A growing area of law involves delays allegedly resulting from an insurer’s failure to pay the full amount claimed. In Woodworth v. Erie Ins. Co., a New York federal court held that, as a matter of law, homeowners could potentially pursue a claim for ALE beyond the 12-month limit stated in the policy as “extracontractual consequential damages” by proving the insurer’s insufficient valuation prevented rebuilding.

 In evaluating this question, the Woodworth court looked to the nature, purpose, and particular circumstances of the insurance policy. The court reasoned that the purpose of the policy was to insure the home would be rebuilt or replaced promptly and that the displaced homeowners had the necessary financial support in the event disaster occurred. This purpose should have made the insurer aware that, if it failed to resolve the claim in good faith, thereby preventing the homeowners from rebuilding, it could be liable for ALE until such time as the home was rebuilt, regardless of the policy limit. The court’s discussion about consequential damage was stated in dicta, as the court ultimately found the plaintiffs’ claim to be untimely. Nevertheless, this dicta may later be cited by a homeowner in an attempt to expand their ALE coverage outside of its stated limit.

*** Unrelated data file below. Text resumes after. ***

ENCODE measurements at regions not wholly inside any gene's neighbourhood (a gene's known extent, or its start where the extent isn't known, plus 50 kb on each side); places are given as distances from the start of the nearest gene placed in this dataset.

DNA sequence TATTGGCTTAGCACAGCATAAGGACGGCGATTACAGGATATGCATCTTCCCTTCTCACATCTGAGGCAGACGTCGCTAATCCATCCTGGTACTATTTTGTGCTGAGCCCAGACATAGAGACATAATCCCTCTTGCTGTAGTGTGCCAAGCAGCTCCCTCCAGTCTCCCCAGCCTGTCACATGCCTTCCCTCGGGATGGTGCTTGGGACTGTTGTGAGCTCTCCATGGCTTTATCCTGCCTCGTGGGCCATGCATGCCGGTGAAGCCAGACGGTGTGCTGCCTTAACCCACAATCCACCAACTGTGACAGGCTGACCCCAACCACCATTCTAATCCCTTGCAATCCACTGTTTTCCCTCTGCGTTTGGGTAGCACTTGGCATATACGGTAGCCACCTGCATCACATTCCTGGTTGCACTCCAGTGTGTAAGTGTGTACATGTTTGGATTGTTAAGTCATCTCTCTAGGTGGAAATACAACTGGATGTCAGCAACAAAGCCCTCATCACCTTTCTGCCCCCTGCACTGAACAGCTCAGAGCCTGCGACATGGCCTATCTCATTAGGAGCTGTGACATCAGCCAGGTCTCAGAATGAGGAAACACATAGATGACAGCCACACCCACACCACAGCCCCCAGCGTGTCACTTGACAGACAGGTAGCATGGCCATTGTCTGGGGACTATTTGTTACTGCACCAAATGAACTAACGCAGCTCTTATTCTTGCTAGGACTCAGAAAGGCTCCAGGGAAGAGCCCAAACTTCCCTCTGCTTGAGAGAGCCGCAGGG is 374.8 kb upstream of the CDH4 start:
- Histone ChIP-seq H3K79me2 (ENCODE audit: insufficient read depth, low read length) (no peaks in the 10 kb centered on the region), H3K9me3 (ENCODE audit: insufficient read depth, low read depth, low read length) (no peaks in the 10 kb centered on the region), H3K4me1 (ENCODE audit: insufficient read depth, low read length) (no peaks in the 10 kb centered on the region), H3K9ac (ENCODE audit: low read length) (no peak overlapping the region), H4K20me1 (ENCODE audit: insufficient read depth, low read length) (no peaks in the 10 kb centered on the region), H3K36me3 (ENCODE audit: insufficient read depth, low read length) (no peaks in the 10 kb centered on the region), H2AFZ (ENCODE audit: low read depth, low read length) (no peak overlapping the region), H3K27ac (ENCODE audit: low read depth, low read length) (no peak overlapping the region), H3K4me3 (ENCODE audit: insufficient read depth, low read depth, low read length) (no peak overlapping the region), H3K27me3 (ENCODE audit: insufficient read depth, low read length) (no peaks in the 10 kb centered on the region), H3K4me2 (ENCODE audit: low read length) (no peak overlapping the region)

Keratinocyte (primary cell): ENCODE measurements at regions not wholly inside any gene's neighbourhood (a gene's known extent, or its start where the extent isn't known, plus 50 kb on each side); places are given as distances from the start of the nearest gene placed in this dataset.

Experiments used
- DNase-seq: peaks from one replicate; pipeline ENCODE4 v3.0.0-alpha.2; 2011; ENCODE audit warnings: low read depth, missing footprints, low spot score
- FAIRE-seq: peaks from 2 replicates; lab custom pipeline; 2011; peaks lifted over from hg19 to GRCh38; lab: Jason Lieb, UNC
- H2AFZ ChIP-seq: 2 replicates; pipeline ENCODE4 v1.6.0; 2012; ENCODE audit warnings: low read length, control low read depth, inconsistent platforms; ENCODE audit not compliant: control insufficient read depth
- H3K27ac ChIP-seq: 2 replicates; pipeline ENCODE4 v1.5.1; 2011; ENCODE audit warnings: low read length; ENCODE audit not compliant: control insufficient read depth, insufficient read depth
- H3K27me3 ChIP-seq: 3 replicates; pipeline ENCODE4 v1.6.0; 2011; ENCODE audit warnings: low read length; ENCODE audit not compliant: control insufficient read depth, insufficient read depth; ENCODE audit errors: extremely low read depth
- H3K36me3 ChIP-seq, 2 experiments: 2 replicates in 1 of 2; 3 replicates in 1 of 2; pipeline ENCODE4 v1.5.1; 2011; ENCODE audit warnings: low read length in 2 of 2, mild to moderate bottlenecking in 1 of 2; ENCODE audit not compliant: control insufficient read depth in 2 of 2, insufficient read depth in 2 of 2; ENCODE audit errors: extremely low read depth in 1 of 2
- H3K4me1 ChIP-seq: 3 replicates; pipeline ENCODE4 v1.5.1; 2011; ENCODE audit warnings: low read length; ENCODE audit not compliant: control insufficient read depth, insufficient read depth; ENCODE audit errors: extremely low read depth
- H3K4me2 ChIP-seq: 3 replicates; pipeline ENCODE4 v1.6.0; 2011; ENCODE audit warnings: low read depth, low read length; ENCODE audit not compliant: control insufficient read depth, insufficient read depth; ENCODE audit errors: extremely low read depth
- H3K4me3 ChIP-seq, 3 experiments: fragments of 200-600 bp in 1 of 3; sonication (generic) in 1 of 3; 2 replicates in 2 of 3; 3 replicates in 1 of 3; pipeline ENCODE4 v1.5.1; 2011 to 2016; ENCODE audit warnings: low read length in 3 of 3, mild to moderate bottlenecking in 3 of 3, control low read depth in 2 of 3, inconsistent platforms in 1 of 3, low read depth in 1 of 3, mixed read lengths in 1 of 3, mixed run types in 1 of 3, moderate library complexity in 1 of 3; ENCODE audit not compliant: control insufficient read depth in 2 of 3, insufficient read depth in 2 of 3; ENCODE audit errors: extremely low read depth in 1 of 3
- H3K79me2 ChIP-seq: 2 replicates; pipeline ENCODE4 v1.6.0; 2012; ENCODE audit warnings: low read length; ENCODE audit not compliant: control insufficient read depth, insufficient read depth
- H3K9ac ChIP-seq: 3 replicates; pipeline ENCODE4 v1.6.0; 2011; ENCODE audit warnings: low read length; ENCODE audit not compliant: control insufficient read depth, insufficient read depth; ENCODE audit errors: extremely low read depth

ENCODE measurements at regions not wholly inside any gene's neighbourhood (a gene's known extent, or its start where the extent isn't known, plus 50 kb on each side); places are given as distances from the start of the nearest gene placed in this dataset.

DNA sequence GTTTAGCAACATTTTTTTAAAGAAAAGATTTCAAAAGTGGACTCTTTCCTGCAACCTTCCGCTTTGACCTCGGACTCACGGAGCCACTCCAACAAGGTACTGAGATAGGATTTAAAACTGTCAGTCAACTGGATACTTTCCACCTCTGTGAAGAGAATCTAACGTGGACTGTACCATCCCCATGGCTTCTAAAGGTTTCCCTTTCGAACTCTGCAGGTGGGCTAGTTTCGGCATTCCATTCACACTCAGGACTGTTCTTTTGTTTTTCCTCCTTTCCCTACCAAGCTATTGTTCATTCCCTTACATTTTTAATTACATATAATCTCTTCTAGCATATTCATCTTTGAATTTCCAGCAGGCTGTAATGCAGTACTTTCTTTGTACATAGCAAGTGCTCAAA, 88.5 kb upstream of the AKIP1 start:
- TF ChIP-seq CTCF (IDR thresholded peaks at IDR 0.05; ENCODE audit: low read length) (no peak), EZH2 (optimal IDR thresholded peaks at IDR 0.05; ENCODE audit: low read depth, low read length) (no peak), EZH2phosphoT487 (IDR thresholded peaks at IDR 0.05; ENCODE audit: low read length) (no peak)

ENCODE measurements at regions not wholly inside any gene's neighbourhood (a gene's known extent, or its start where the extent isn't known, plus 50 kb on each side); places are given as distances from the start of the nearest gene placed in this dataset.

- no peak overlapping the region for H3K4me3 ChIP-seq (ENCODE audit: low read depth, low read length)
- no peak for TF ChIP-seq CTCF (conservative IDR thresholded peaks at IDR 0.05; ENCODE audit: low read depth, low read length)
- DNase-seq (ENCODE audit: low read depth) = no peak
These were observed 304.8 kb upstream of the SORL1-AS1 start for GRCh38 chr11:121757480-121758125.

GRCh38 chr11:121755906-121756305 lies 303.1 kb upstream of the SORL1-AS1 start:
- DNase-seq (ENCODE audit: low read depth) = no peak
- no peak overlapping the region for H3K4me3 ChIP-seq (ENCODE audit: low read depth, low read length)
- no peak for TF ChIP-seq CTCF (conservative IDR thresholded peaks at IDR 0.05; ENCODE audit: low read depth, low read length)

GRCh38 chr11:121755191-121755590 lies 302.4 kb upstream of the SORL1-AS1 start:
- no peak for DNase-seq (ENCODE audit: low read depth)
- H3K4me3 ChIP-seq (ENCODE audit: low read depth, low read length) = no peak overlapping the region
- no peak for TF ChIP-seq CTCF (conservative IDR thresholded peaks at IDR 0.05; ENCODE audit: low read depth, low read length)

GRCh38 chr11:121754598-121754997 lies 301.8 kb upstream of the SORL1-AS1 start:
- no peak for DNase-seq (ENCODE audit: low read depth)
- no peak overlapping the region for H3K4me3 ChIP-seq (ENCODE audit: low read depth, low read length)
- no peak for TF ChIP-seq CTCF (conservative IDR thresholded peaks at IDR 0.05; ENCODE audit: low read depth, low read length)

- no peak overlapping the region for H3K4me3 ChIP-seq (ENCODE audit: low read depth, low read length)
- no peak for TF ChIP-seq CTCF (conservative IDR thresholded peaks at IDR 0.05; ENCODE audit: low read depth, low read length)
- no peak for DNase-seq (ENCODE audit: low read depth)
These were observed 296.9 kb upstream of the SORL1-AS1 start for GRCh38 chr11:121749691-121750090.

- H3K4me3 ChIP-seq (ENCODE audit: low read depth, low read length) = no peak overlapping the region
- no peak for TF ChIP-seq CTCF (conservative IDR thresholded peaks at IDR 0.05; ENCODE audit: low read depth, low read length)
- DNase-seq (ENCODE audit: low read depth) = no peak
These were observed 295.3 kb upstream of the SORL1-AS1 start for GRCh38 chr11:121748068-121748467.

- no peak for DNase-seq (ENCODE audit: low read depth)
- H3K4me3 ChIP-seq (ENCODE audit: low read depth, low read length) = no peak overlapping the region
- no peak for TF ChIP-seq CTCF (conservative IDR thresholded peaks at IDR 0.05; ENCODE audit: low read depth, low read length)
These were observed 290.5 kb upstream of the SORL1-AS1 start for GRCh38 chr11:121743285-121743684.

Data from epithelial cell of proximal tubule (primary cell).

Maintaining the Standard of Living